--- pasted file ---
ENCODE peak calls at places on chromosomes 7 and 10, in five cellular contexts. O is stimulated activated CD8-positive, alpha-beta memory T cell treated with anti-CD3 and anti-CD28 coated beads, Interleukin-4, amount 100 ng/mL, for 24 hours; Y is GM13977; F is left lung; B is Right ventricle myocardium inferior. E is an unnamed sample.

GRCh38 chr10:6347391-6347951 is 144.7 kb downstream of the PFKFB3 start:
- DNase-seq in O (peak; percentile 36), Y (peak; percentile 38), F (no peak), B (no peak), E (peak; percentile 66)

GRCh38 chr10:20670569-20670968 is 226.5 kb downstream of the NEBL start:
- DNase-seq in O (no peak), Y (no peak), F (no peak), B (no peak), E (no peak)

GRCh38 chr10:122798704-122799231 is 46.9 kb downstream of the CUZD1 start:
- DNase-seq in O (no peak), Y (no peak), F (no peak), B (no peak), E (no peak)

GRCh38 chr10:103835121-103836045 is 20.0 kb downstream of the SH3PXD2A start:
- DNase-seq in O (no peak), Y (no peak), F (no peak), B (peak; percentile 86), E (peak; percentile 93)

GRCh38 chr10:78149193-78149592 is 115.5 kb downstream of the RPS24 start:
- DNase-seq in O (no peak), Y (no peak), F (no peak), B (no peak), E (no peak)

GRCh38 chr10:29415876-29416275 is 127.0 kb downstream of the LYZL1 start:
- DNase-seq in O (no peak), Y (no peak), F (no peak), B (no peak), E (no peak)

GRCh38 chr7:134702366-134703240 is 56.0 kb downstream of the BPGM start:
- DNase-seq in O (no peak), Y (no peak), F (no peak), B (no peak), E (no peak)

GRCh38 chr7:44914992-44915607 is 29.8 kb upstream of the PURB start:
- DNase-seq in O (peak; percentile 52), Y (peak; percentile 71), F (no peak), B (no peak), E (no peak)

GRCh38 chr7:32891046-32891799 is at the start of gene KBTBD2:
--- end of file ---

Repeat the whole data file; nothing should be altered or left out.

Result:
ENCODE peak calls at places on chromosomes 7 and 10, in five cellular contexts. O is stimulated activated CD8-positive, alpha-beta memory T cell treated with anti-CD3 and anti-CD28 coated beads, Interleukin-4, amount 100 ng/mL, for 24 hours; Y is GM13977; F is left lung; B is Right ventricle myocardium inferior. E is an unnamed sample.

GRCh38 chr10:6347391-6347951 is 144.7 kb downstream of the PFKFB3 start:
- DNase-seq in O (peak; percentile 36), Y (peak; percentile 38), F (no peak), B (no peak), E (peak; percentile 66)

GRCh38 chr10:20670569-20670968 is 226.5 kb downstream of the NEBL start:
- DNase-seq in O (no peak), Y (no peak), F (no peak), B (no peak), E (no peak)

GRCh38 chr10:122798704-122799231 is 46.9 kb downstream of the CUZD1 start:
- DNase-seq in O (no peak), Y (no peak), F (no peak), B (no peak), E (no peak)

GRCh38 chr10:103835121-103836045 is 20.0 kb downstream of the SH3PXD2A start:
- DNase-seq in O (no peak), Y (no peak), F (no peak), B (peak; percentile 86), E (peak; percentile 93)

GRCh38 chr10:78149193-78149592 is 115.5 kb downstream of the RPS24 start:
- DNase-seq in O (no peak), Y (no peak), F (no peak), B (no peak), E (no peak)

GRCh38 chr10:29415876-29416275 is 127.0 kb downstream of the LYZL1 start:
- DNase-seq in O (no peak), Y (no peak), F (no peak), B (no peak), E (no peak)

GRCh38 chr7:134702366-134703240 is 56.0 kb downstream of the BPGM start:
- DNase-seq in O (no peak), Y (no peak), F (no peak), B (no peak), E (no peak)

GRCh38 chr7:44914992-44915607 is 29.8 kb upstream of the PURB start:
- DNase-seq in O (peak; percentile 52), Y (peak; percentile 71), F (no peak), B (no peak), E (no peak)

GRCh38 chr7:32891046-32891799 is at the start of gene KBTBD2: